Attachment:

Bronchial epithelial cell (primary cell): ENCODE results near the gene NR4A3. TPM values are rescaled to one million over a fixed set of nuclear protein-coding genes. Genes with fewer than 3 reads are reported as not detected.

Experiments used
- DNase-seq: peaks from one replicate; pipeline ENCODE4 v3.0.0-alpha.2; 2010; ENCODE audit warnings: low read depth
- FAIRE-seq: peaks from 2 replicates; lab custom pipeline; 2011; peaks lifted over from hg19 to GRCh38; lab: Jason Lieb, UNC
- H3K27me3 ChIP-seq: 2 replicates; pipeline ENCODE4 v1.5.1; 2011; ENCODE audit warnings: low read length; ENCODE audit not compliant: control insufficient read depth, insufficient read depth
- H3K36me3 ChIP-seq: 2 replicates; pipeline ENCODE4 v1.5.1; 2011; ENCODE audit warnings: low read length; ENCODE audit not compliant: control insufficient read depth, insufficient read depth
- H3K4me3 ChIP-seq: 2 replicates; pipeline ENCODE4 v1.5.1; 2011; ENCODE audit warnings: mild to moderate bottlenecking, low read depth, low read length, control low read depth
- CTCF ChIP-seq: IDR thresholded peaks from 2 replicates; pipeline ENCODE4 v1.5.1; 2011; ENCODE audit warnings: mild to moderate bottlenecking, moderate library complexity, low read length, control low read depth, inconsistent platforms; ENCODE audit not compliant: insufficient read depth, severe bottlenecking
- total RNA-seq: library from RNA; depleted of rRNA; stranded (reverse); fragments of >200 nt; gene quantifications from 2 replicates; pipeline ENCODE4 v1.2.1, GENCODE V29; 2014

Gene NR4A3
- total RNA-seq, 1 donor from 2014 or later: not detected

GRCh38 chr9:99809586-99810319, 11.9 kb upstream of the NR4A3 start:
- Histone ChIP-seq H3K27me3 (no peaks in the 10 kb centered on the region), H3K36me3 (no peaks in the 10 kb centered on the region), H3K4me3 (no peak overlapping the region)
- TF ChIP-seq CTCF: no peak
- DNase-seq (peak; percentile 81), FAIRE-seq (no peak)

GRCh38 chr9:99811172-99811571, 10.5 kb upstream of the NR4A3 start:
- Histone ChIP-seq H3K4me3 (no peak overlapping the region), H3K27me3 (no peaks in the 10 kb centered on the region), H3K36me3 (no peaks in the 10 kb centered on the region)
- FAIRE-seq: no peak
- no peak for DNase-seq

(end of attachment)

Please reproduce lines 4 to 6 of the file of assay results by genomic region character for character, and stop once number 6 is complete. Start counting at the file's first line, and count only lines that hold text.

- FAIRE-seq: peaks from 2 replicates; lab custom pipeline; 2011; peaks lifted over from hg19 to GRCh38; lab: Jason Lieb, UNC
- H3K27me3 ChIP-seq: 2 replicates; pipeline ENCODE4 v1.5.1; 2011; ENCODE audit warnings: low read length; ENCODE audit not compliant: control insufficient read depth, insufficient read depth
- H3K36me3 ChIP-seq: 2 replicates; pipeline ENCODE4 v1.5.1; 2011; ENCODE audit warnings: low read length; ENCODE audit not compliant: control insufficient read depth, insufficient read depth